27. Hedge Funds: Replication and Nonlinearities

  1. H. Kent Baker and
  2. Greg Filbeck
  1. Mikhail Tupitsyn1 and
  2. Paul Lajbcygier2

Published Online: 2 APR 2013

DOI: 10.1002/9781118656501.ch27

Alternative Investments: Instruments, Performance, Benchmarks, and Strategies

Alternative Investments: Instruments, Performance, Benchmarks, and Strategies

How to Cite

Tupitsyn, M. and Lajbcygier, P. (2013) Hedge Funds: Replication and Nonlinearities, in Alternative Investments: Instruments, Performance, Benchmarks, and Strategies (eds H. K. Baker and G. Filbeck), John Wiley & Sons, Inc., Hoboken, NJ, USA. doi: 10.1002/9781118656501.ch27

Author Information

  1. 1

    Ph.D. Student, Department of Accounting and Finance, Monash University

  2. 2

    Associate Professor, Department of Accounting and Finance and the Department of Econometrics and Business Statistics, Monash University

Publication History

  1. Published Online: 2 APR 2013
  2. Published Print: 18 MAR 2013

ISBN Information

Print ISBN: 9781118241127

Online ISBN: 9781118656501

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Keywords:

  • hedge fund replication;
  • factor-based model;
  • nonlinear risk exposures;
  • generalized additive model

Summary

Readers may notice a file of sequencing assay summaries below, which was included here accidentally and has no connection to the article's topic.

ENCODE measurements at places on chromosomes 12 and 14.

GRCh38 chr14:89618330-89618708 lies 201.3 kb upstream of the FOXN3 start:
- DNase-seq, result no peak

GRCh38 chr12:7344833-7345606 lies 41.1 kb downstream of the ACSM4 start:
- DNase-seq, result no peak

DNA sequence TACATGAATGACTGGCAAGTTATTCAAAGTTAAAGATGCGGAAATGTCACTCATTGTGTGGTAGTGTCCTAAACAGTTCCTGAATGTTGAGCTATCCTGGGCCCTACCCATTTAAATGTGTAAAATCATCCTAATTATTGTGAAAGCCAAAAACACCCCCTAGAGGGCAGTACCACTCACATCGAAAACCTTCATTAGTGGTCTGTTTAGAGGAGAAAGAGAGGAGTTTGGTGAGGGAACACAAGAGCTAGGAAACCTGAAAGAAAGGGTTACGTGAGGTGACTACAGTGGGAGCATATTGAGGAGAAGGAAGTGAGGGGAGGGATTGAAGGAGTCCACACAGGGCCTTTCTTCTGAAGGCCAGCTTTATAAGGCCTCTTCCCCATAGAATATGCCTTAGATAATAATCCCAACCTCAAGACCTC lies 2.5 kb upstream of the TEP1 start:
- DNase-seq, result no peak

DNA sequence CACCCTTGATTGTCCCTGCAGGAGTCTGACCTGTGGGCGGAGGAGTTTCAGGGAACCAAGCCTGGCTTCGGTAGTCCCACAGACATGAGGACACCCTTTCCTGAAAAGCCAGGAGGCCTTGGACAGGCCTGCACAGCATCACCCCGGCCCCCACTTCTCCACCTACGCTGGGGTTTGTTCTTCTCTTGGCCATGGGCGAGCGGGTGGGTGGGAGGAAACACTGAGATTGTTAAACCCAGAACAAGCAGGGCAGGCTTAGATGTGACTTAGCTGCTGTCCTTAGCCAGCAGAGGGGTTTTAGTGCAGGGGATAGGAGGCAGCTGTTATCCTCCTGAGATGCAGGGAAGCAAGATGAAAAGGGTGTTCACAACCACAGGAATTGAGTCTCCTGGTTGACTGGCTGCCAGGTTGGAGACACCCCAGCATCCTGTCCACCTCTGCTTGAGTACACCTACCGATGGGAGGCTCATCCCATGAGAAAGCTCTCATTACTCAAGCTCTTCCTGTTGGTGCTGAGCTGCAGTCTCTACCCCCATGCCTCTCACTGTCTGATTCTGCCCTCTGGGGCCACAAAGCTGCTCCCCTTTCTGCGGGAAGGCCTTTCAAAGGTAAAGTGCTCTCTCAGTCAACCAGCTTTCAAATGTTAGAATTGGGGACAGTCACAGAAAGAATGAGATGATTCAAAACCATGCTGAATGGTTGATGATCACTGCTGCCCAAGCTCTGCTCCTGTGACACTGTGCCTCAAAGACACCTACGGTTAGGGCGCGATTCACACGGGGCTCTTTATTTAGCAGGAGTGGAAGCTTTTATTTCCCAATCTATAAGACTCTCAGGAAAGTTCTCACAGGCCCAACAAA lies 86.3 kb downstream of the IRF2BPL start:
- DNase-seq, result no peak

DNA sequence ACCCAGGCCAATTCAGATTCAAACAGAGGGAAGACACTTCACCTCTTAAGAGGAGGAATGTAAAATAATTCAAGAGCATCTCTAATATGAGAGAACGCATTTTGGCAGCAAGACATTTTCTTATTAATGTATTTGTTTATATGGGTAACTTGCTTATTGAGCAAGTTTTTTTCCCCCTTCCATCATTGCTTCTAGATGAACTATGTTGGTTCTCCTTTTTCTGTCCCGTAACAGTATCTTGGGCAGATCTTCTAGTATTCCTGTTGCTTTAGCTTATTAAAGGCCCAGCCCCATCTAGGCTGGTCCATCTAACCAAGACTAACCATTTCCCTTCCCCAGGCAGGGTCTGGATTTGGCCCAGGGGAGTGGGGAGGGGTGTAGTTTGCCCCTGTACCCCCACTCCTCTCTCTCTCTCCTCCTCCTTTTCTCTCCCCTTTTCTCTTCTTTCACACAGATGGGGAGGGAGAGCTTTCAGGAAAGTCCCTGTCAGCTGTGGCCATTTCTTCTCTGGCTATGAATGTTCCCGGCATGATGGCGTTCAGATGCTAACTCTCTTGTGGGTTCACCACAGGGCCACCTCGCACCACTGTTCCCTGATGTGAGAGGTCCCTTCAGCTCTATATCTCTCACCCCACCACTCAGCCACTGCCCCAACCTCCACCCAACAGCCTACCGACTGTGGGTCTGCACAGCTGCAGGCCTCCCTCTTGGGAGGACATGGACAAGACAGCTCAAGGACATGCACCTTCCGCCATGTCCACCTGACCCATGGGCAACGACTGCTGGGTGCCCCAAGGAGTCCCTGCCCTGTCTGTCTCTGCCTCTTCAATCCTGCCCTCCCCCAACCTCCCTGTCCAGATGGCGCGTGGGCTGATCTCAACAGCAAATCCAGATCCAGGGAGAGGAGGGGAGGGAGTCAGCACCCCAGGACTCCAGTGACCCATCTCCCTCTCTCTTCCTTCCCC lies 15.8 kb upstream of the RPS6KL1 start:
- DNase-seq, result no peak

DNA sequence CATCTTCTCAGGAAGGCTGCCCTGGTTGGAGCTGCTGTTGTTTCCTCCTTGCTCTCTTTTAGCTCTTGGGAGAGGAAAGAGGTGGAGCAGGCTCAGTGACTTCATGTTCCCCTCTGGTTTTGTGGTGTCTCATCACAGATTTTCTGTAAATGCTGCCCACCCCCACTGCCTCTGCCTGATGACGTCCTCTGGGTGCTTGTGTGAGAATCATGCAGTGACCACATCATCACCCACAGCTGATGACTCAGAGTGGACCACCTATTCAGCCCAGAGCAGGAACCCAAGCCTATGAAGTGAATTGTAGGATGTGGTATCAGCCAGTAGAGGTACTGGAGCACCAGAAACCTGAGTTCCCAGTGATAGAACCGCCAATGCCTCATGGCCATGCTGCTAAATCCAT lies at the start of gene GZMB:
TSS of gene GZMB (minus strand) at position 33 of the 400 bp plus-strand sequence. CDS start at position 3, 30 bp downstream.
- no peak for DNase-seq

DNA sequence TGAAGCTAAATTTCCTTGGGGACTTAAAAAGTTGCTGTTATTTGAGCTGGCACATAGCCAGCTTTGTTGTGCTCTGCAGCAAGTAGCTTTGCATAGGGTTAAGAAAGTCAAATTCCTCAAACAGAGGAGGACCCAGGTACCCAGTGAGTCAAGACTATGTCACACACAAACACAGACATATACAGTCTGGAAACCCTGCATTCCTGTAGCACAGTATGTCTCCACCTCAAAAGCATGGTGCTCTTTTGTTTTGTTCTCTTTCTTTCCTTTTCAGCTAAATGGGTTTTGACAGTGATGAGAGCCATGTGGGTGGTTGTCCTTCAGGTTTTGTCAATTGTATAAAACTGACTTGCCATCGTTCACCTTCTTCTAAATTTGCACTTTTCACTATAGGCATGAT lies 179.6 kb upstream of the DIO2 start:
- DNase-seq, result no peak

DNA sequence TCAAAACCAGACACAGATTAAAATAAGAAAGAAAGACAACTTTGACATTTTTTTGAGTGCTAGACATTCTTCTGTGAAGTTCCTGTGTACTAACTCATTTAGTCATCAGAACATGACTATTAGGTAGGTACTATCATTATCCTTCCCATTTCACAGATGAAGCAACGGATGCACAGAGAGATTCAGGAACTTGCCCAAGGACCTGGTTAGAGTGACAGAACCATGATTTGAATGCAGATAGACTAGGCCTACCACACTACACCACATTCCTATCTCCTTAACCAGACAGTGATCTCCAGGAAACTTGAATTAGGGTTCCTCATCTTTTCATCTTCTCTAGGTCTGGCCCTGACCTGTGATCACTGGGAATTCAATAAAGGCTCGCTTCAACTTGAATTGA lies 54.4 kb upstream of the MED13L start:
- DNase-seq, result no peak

Hedge funds were once considered to derive returns solely from managers' superior skill for security selection and market timing as well as their ability to find and quickly exploit arbitrage opportunities in the market. Recently, researchers have challenged this view, as academic studies have revealed that a large part of hedge fund returns stems from systematic risk premiums rather than abnormal performance, or alpha. As a result of the revelation that an alternative beta exists and drives hedge fund returns, many researchers have been motivated to determine if hedge fund returns can be replicated inexpensively, similar to index fund replication such as Vanguard's S&P 500 product. So far, researchers have proposed several approaches to replication. However, the task is still a work-in-progress in terms of successful implementation. Hedge funds' dynamic investment strategies and flexibility to trade derivatives lead to complex nonlinear exposures to systematic risk, which existing linear models fail to capture. Until these nonlinear features are taken into account, any replication model is unlikely to succeed and evolve into a viable alternative to direct hedge fund investing. Therefore, this chapter introduces a new nonlinear model of hedge fund returns that paves the way toward nonlinear replication.